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Sunday, 30 June 2019

REVIEW: 'Bless This Child' might be the best episode of The Handmaid's Tale.

Since returning to our screens a couple of weeks ago, The Handmaid’s Tale has certainly become a very different show. With June (Elisabeth Moss) having been given a new posting with the odd Joseph Lawrence (Bradley Whitford) as her commander, the central handmaid has found herself with a brand new goal: to help the Mayday women in any way that she can.


The fresh direction — and the great dynamic between June and Lawrence — has provided us with some incredibly exciting stuff thus far, but — in spite of new characters and narrative arcs aplenty — the fourth episode is a bit more reminiscent of the Handmaid’s of old —and the end result is nothing short of sublime.

 It’s a real testament to Bruce Miller and the other Handmaid’s executives that — three seasons in — the show can still naturally build upon and add to the laws and practices of Gilead — and can do so without the additions feeling like a contrived afterthought. Yes, ‘God Bless The Child’ demonstrates Gilead’s procedure for christening a baby, which is something that’s never really been discussed in the show before — not that you’d know that from this episode.

 The event is considered of huge importance, and everyone — yes, even the handmaids — must be in attendance, which provides the writers with a means of bringing all of the protagonists back together. What’s more, the opening scenes — which are beautifully directed by Amma Asante — provide us with plenty of opportunity to appreciate the show’s signature cinematography as the army of handmaids make their way to the ceremony. 

Juxtaposing the religious occasion with flashbacks of Hannah’s christening was a great move on writer Eric Tuchman’s part, as the throwbacks serve as a reminder — both to us and June — of what June’s fighting for. What’s more, they work really well for contextual purposes in regards to the episode’s conclusion, as Luke (O.T Fagbenle) and Moira (Samira Wiley) decide to get Nichole christened as a means of washing away the sins of Gilead.

It’s an important episode for Aunt Lydia (Ann Dowd) too, as we learn that the attack she suffered at the hands of Emily (Alexis Bledel) left her with a lot more than just physical injuries. She’s a far cry from the authority figure she was in the previous two seasons, and the people of Gilead seemingly blame her for Nichole’s abduction. In an attempt to reassert her authority, she brutally beats Janine (Madeleine Brewer) — who was the only handmaid who showed her kindness throughout the instalment — in front of everyone, until June intervenes.

Lydia’s seemingly wracked with guilt afterwards, as the Gilead leaders look on in horror. Yes, the act alienated her further from her peers.  Lydia has always been one of the series’ greatest offerings, as — in spite of her devilish behaviour — she’s no villain, but rather she’s someone who’s simply acting on what she believes to be right.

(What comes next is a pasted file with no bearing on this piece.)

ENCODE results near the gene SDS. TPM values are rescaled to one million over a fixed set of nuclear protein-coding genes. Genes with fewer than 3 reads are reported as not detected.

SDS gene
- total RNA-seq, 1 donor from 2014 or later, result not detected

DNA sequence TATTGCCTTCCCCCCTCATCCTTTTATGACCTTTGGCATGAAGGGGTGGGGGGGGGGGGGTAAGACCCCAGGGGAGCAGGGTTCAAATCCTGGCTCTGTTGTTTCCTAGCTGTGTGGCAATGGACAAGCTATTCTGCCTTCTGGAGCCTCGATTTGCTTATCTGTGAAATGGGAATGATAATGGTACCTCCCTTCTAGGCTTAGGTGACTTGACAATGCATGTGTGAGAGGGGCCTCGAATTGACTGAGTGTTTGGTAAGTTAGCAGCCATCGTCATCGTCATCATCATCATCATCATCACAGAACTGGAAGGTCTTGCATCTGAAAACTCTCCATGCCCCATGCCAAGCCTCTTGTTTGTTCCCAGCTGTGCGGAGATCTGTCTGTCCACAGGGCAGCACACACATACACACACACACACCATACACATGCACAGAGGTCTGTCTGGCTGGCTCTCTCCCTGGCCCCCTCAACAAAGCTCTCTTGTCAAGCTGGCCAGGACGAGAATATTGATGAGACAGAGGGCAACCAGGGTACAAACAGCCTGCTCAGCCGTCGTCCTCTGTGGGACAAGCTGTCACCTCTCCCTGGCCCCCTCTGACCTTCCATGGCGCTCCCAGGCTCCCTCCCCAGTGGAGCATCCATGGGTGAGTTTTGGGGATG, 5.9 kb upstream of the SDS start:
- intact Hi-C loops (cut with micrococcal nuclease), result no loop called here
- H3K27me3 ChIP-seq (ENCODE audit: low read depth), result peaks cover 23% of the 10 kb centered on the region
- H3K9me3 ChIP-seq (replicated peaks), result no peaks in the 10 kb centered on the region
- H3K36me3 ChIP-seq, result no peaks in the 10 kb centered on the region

However, after the attack, she’s seemingly questioning everything and, as a result, her faith in Gilead’s system isn’t quite as strong as it once was — something that’s no doubt going to provide an interesting narrative arc for the character throughout this season.
Emily’s reunion with Sylvia (Clea Duvall) was another moment that Tuchman’s really nailed. Without so much as a single line of dialogue, the pair’s reunion was one of the most tear-jerking scenes we’ve ever seen on Handmaid’s. Her subsequent reunion with son Oliver was handled in an incredibly realistic way as well. It’s worth mentioning just how strong Bledel is here — mind you, she has truly been on fire this season. Yes, we’re only four episodes in, and she’s already proving to be this season’s MVP — much in the same way Dowd was in the first season, and Yvonne Strahovski was in the second.

Speaking of Strahovski, Serena Waterford’s burgeoning relationship with June is providing another truly great dynamic for the show. Sharing tips on how best to manipulate the Gilead system to their benefit over a cigarette was superb.

In typical Handmaid’s Tale fashion, June’s luck runs out just as she’s starting to get somewhere, as the guards inform Serena and Fred that they’ve located Nichole, providing them with video-graphic evidence of the child —which also contained footage of Luke. More conflict for our protagonist — conflict which Elisabeth Moss portrays effortlessly.

I feel bad making such a bold statement given that we’ve had no disappointing instalments thus far, but ‘God Bless the Child’ is quite possibly the best offering from Season 3 to date. It’s a traditional Handmaid’s instalment — which is exactly what we needed right now to balance out all the new arcs and characters — and strong writing and glorious cinematography make it one of the show's strongest episodes yet. What’s more, it’s provided us with plenty of conflict for all of our protagonists moving forward. What else is there to say? Blessed be the writers! 
Contributed by Stephen Patterson

                        The Handmaid’s Tale continues Sundays at 9pm on Channel 4.

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